I am replacing a dimmer with an LED compatible dimmer. I have two problems.

1) I can't find an LED dimmer narrow enough. The Lutron dimmer that I bought is 1 3/4" wide. The box is a little less than 2 inches wide and the box tabs are very close to the screws on the dimmer.

2) Whoever installed this old work box didn't secure the romex.

I see two possible solutions:

1) Find a narrower dimmer. Use a press-on plastic clamp to secure the romex.

2) Replace the box with a slightly wider non-conductive box with a built-in clamp.

My primary question: how difficult is it to remove this box? I think that it is held in by the tabs, so if I bend them out the box should come out. What about the tabs, will they come out easily? I don't want this simple project to spiral out of control.

Any other suggestions?

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This is the box I am considering:

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Edit: Resolution: Reused the metal box. Used a dimmer with wires instead of screws. Still a tight fit. Added a clamp to secure the romex (had to take the box out to add the clamp, thx to Jack for the tips). Labeled the wires (white was line, black was load/lamp :( ). Used a clip to ground the box (wasn't grounded before).

  • 2
    Find a narrower dimmer. One that doesn't require a neutral, because I'd assume that white wire isn't one, and should also be re identified as not being one, with black electrical tape along its entire length.
    – Mazura
    Commented May 31, 2020 at 0:20
  • LED dimmers are significantly larger. I ran into the some problem with old steel boxes. I had to open up the wall a little and put in a larger box.
    – mreff555
    Commented May 31, 2020 at 0:29
  • 2
    To elaborate, the black and white wires in this cable are being used as a "switch loop". One of the wires is an always hot and the other is a switched hot to take power to the hot side of the light fixture. The required neutral for the fixture is in the box holding the fixture. This was perfectly acceptable wiring decades ago, but modern wiring practice is to have a neutral in the switch box. You must use a dimmer that does not require a neutral. Commented May 31, 2020 at 19:05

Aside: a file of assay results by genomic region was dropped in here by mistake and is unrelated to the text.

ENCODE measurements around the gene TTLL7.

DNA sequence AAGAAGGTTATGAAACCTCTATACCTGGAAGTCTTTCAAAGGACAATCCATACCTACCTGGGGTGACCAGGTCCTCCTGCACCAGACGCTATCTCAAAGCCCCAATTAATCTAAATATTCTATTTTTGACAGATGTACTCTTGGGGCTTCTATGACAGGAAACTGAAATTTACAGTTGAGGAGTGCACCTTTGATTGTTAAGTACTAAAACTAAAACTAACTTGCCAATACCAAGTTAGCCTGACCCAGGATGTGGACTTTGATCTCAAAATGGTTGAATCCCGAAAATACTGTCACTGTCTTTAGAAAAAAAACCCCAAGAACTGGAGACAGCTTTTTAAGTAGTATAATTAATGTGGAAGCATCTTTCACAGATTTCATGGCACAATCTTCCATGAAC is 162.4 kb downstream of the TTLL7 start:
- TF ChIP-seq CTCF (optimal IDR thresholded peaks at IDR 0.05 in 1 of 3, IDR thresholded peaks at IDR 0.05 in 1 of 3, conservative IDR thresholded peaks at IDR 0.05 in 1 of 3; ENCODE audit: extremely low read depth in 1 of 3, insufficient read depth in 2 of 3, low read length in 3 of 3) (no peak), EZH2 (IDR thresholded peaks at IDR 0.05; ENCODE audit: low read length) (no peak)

2 Answers 2


The box is very easy to remove. Just straighten the four tabs and the box will come out, the taps will fall to the floor behind the drywall unless you hold on to them and slide them out from behind the wall in the event you want to reuse the box.

You could use the existing box once you attach the NM cable to it. Just remember to hold on to those tabs. After making your connections to the switch, wrap two or three wraps of electrical tape around the switch and secure it into the box.

You can also replace the existing box with a plastic old work box. The box you pictured won't work unless there's a stud right there to drive those screws into.

  • Yup, came here to say that :) Commented May 31, 2020 at 13:48
  • @Harper-ReinstateMonica Stay safe wherever you are..
    – JACK
    Commented May 31, 2020 at 13:54

Novices sometimes think that metal boxes are a curse because of the chance of shorting against screws. I much disagree: It's easy to insulate the screws as Jack discusses. But if the switch or your splices have a problem, and start making lots of heat due to a poor connection, the metal box will contain a great deal of heat since it's thermally conductive - it'll use the wholebox to dissipate heat. Whereas a plastic box is likely to melt a hole into its side, and leak hot dripping plastic, and even burn if fed sufficiently from arcing heat (it has additives to resist catching/staying on fire on its own).

  • The next installment in Harper's ongoing campaign to restore the honor of the metal box! :D You are 100% correct on what amateurs like me think. Your campaign is working, on me, at least. You've got me rethinking what I may use on my next project.
    – FreeMan
    Commented Jun 4, 2020 at 18:05

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